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Shawn Price, hired in October as senior vice president of Oracle's cloud operations, provided a look into the company's cloud future in a keynote speech and press briefing at the Oracle ClouldWorld Boston conference this month. Despite Oracle's reputation as a cloud computing laggard, Price claimed that 75% of the current Fortune 500 companies are already using Oracle cloud technologies. And, he said, Oracle is looking to grab a bigger share of the cloud computing market by providing a unified, fully integrated cloud services platform and a broad portfolio of cloud applications running on top of it.
At Oracle OpenWorld 2014 in September in San Francisco, Larry Ellison, Oracle's former CEO and now its CTO and executive chairman, dedicated Oracle to becoming a cloud company and directly taking on cloud heavyweights such as Amazon Web Services and Salesforce.com. In Boston, Price said Oracle's strategy for boosting its cloud business also includes encouraging current users to move to the cloud by finding unused software licenses in their systems and letting them use those as cloud licenses. In addition, Oracle is packaging together cloud quick-start kits to help less cloud-savvy companies get on board.
R "Ray" Wang, founder and principal analyst of Constellation Research Inc., was also a keynote speaker at the Oracle CloudWorld event. In a follow-up interview, Wang shared his thoughts on the defining trends for the Oracle cloud in the coming year. Since 2000, he said, 52% of the companies that were in the Fortune 500 have been acquired or fallen out of the rankings. According to Wang, some of the shifts in the lineup can be attributed to changes in technology, which have pushed businesses to ramp up their IT spending to try to get an edge on rivals. Working with the cloud, he said, "is a fast way to innovate" -- and for companies worried about falling behind on technology, it often looks like a better and better prospect.
Cloud shift spurs cultural changes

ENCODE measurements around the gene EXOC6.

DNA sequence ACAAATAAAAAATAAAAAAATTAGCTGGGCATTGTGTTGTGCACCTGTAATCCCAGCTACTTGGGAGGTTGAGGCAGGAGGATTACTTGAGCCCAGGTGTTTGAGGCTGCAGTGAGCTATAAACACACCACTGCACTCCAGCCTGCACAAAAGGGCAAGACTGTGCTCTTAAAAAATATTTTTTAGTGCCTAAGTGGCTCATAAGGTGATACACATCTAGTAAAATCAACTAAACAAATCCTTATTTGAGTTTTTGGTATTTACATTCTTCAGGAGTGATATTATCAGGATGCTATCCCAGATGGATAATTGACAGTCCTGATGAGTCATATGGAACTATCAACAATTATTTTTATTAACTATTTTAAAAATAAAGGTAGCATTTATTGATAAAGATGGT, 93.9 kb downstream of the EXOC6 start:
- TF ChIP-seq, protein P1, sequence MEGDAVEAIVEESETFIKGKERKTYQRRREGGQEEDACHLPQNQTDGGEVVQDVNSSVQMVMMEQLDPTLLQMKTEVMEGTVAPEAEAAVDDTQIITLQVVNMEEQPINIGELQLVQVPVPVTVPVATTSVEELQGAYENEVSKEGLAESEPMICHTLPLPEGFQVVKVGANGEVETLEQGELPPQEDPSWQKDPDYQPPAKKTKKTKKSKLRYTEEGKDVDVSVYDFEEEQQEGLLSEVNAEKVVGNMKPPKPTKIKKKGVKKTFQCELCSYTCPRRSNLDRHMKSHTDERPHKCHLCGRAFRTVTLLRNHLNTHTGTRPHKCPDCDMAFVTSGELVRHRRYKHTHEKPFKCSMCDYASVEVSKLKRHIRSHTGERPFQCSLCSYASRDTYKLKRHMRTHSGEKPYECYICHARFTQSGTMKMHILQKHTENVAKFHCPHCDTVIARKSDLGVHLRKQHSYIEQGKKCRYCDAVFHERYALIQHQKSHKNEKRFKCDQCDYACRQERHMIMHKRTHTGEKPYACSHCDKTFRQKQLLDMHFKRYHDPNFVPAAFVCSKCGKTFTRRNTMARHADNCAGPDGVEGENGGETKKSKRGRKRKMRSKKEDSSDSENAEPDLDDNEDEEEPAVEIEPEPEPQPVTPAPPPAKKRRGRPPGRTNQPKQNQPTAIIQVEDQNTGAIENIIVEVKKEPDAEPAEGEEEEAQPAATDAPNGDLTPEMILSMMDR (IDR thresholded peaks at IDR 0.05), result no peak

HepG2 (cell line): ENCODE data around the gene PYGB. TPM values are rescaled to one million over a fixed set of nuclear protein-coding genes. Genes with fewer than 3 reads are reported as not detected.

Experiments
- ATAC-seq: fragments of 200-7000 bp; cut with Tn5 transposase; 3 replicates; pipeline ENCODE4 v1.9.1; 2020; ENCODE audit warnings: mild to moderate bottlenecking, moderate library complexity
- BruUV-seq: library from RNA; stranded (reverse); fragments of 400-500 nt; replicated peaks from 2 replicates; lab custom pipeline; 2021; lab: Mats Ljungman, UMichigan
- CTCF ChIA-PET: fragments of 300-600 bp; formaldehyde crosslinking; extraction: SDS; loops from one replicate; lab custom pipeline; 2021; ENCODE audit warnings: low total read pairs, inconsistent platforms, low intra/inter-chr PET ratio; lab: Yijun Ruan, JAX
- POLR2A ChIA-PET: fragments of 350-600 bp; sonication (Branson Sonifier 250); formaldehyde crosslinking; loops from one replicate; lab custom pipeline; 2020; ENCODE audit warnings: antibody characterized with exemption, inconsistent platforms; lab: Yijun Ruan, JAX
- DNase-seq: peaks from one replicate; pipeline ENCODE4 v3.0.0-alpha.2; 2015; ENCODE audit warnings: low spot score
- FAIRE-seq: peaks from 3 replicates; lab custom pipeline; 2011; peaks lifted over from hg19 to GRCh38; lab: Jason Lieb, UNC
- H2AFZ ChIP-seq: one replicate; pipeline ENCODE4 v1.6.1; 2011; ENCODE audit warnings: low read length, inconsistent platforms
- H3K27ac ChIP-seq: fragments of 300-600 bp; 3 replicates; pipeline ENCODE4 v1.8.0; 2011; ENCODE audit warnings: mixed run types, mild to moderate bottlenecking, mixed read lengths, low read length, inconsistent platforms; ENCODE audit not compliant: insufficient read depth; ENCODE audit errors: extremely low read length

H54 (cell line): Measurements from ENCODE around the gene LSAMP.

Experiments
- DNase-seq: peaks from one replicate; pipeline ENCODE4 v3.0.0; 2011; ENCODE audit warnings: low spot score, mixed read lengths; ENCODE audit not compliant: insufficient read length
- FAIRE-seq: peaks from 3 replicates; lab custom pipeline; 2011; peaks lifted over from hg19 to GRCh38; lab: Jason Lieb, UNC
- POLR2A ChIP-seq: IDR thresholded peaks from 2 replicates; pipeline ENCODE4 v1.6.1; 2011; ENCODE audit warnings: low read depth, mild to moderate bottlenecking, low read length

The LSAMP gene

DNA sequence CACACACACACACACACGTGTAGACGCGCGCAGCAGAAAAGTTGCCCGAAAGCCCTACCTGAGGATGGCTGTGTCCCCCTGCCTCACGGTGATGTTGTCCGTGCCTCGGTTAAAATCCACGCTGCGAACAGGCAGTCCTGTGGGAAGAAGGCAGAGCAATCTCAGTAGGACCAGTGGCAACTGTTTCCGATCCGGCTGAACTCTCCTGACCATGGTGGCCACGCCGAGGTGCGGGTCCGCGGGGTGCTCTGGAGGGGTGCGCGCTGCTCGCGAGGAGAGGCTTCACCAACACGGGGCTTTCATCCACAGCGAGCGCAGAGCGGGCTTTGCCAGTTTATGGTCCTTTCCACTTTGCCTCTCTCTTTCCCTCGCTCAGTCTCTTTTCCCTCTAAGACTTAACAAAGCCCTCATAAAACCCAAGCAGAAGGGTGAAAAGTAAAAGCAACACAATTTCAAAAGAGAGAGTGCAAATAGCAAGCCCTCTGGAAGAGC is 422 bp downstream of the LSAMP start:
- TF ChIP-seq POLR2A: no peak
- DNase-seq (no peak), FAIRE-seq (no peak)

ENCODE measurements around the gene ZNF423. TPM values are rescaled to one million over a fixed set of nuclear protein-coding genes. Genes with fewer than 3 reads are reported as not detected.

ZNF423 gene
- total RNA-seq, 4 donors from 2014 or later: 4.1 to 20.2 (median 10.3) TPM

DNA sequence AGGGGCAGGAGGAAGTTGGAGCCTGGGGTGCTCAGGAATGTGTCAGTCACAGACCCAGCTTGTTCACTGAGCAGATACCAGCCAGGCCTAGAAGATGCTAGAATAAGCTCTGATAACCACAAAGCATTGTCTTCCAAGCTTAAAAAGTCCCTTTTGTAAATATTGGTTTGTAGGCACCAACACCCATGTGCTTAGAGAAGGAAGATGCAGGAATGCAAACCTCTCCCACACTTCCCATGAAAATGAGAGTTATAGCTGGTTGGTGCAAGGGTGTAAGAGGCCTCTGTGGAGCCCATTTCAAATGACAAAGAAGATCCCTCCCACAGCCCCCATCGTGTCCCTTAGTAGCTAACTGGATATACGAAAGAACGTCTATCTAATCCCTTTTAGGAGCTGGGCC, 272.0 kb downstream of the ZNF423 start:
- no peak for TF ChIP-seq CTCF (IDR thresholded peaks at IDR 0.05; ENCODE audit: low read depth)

Wang said the shift to the cloud also reflects a change in corporate culture, as IT leaders learn more about the business and business managers become more technology savvy. He sees the future of the IT department as a balance between technology experts and people with humanities backgrounds. The latter, he believes, will help with the user experience aspect of new technologies.
Price said data he has seen shows that 46% of buying decisions being made about the cloud are now split between business and IT departments. He also sees cloud culture as generational in nature. According to Price, the millennial generation, typically viewed as people born between the early 1980s and early 2000s, is looking for easy-to-use, personalized technology and wants measurable results quickly. To help Oracle meet those expectations, Price has set out to recruit millennial talent to work on the Oracle cloud. "The systems of the past," he said, "are in no way able to deliver to the modern consumer."
Wang agreed, saying, "We can't force-fit users into business categories. What we're moving toward is a choose-your-own-adventure model." He also sees the need for integration across the technology stack in the cloud as a major need and one where Oracle has a potential advantage over rival vendors because of the breadth of its hardware and software offerings. "If there's one company that can integrate the entire stack, it's going to be Oracle," Wang said.
Oracle cloud pitch: All together now
Price said that because the Oracle stack is integrated across the cloud, the different pieces stay in synch as they're independently updated. Also, problems can be diagnosed holistically rather than having to check each piece of the cloud platform separately, he said.
The trend toward the cloud isn't new, but Oracle has only recently gotten seriously involved. "Oracle's customers haven't been asking for the cloud until the last three years," Wang said, adding that the company didn't want to start developing for the cloud in a big way before Oracle users were ready. Many are larger companies, which often take longer to join in on new innovations. But now, Wang said, Oracle is "in a good spot" to capitalize on its cloud offerings.
Price said there are two things that need to be present to become a cloud company -- commitment at the top levels of an organization and the ability to use old skills for new purposes. Oracle has demonstrated that it now has the top-level commitment. What still needs to be seen is how well its enterprise hardware and software know-how will translate to the cloud for large-scale applications.
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